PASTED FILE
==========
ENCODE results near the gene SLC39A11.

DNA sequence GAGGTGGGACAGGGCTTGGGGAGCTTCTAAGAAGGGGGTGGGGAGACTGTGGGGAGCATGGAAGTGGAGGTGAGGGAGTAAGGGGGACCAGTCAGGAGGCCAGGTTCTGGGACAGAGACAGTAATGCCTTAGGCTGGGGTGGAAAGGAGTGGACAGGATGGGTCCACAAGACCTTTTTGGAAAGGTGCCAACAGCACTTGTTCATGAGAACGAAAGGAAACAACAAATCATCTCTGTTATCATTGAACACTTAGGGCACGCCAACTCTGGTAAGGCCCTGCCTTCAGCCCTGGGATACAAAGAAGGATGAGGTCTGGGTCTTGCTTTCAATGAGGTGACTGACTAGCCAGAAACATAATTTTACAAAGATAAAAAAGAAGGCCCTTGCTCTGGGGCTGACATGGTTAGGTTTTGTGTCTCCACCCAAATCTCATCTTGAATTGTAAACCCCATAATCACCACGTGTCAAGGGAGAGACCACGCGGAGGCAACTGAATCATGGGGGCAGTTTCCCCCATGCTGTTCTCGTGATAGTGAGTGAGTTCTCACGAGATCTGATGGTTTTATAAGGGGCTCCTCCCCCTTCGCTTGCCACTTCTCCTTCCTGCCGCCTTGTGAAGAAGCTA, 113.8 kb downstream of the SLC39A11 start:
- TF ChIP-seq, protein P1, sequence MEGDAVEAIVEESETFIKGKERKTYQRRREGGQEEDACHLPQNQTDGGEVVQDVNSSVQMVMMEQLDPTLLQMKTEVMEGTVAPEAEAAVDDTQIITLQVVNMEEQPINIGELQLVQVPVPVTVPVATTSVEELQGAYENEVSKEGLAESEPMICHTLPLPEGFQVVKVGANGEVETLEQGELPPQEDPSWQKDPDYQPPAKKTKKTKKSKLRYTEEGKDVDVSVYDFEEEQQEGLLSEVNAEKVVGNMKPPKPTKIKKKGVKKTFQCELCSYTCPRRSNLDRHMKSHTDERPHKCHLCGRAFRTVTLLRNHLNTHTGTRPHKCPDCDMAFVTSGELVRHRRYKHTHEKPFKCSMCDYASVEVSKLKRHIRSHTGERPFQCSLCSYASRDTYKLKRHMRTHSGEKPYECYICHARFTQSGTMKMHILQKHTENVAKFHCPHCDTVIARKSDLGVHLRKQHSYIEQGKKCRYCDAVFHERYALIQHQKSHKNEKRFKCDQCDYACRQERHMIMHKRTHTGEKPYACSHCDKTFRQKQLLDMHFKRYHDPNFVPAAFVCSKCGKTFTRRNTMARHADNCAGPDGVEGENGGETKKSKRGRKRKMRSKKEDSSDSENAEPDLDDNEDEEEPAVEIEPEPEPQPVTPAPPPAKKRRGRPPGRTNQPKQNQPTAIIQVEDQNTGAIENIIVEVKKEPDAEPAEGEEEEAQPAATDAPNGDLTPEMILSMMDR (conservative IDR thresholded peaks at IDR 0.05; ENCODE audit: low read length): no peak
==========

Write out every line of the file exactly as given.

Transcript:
ENCODE results near the gene SLC39A11.

DNA sequence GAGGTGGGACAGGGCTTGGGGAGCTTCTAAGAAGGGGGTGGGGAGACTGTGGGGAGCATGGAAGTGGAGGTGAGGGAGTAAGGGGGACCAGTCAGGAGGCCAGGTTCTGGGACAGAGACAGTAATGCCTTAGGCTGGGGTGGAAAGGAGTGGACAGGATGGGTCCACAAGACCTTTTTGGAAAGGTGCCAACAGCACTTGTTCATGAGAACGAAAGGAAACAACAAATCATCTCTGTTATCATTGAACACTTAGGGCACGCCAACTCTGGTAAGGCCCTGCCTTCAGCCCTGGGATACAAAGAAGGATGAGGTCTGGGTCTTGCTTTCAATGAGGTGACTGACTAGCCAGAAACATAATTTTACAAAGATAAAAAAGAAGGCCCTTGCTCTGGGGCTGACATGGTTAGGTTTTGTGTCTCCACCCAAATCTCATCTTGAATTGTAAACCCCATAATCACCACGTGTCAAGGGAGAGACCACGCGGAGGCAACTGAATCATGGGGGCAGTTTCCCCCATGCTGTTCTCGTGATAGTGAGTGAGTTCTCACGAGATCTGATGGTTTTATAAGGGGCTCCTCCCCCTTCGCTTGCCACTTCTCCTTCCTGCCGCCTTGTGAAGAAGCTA, 113.8 kb downstream of the SLC39A11 start:
- TF ChIP-seq, protein P1, sequence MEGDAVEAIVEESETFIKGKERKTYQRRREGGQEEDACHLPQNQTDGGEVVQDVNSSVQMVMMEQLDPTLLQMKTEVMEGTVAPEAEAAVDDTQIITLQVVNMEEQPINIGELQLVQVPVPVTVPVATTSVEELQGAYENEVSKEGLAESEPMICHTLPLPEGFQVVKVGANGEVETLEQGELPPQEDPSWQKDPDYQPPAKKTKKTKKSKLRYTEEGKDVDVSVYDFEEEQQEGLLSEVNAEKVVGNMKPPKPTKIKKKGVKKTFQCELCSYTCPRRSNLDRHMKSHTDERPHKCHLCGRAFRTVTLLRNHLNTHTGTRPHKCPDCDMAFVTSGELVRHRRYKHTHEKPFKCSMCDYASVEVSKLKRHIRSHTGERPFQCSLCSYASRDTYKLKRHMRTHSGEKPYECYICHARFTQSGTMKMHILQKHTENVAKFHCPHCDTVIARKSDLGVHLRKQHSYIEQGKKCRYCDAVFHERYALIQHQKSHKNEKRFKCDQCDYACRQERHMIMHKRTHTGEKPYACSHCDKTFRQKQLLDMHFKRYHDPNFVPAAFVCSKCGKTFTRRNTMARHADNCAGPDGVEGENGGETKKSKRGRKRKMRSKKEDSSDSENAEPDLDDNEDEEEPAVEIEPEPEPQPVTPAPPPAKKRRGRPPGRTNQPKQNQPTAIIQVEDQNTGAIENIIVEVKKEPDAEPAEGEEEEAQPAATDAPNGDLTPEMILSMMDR (conservative IDR thresholded peaks at IDR 0.05; ENCODE audit: low read length): no peak